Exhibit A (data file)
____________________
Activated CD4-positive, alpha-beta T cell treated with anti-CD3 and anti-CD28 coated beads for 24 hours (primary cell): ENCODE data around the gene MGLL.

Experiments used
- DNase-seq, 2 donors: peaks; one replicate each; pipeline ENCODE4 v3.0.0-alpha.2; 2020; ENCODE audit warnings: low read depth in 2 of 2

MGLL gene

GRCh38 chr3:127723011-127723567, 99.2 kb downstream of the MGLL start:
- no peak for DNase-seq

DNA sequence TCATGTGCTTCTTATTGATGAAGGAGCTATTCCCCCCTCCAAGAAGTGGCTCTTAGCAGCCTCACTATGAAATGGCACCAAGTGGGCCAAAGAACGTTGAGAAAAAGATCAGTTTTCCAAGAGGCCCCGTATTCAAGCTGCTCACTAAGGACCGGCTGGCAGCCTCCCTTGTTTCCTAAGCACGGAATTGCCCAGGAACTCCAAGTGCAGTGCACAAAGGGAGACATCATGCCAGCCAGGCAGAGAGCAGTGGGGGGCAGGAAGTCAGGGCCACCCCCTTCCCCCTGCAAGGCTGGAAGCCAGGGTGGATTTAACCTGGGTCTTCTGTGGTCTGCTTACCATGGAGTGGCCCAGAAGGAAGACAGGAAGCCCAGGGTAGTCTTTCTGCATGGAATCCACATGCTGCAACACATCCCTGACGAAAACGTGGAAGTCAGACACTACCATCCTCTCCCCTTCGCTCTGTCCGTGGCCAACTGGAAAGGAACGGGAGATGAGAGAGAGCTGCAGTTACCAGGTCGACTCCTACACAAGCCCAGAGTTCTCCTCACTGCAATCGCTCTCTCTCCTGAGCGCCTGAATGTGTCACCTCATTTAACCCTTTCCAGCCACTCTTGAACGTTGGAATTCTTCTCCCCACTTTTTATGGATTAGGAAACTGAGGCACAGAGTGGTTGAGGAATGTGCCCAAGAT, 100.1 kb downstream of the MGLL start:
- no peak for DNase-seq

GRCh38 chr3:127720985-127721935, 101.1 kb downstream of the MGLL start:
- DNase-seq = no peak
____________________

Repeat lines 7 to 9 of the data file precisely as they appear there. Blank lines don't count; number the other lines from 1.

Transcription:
DNA sequence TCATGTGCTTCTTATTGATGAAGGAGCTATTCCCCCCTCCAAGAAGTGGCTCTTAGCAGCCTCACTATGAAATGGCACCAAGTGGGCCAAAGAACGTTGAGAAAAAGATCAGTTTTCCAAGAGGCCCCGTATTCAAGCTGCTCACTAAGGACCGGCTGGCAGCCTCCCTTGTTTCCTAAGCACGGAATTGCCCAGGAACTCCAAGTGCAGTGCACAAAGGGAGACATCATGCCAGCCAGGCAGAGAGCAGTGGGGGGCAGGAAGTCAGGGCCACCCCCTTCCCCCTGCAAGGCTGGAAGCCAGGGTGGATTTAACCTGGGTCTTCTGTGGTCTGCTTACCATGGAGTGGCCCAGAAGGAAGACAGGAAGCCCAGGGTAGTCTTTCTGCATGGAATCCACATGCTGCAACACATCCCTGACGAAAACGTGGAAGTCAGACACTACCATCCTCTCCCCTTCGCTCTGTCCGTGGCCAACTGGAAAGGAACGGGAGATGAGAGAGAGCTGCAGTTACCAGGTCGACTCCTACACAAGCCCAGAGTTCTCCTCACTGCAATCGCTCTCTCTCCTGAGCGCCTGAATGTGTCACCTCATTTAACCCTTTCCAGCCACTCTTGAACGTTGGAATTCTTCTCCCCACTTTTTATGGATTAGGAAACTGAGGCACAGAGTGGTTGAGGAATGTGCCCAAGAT, 100.1 kb downstream of the MGLL start:
- no peak for DNase-seq

GRCh38 chr3:127720985-127721935, 101.1 kb downstream of the MGLL start: